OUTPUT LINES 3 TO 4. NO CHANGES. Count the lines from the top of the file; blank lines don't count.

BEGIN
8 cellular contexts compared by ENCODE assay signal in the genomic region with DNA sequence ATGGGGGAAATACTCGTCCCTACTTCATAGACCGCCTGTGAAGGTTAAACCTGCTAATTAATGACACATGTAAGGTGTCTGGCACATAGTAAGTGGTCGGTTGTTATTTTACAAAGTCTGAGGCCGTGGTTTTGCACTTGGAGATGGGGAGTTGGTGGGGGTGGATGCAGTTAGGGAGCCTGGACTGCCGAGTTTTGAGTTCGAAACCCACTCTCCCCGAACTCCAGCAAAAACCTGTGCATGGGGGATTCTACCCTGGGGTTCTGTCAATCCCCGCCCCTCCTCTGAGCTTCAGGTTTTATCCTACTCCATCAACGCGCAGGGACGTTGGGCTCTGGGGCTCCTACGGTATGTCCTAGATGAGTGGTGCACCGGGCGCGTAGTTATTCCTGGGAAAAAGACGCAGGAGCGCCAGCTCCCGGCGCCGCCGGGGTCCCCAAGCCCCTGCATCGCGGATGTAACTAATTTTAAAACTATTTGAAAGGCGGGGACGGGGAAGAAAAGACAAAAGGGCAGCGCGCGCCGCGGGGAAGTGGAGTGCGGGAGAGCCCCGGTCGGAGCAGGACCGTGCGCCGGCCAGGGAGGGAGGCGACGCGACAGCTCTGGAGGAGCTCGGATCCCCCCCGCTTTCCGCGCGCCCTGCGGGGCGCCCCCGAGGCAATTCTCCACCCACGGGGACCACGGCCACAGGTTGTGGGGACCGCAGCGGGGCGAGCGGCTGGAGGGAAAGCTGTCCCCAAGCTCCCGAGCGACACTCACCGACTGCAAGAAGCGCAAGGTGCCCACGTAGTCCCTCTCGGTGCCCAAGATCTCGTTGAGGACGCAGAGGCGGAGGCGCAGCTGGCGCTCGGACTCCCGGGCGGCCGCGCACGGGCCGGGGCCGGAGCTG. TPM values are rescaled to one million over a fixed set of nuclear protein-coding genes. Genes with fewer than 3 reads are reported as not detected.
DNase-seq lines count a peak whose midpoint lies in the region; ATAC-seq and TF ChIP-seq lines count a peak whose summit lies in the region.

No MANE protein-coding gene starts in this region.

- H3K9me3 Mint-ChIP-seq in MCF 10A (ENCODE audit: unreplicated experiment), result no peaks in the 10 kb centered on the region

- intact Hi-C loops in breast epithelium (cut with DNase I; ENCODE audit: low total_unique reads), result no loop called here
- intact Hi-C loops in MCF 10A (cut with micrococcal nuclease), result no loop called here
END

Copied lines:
No MANE protein-coding gene starts in this region.

- H3K9me3 Mint-ChIP-seq in MCF 10A (ENCODE audit: unreplicated experiment), result no peaks in the 10 kb centered on the region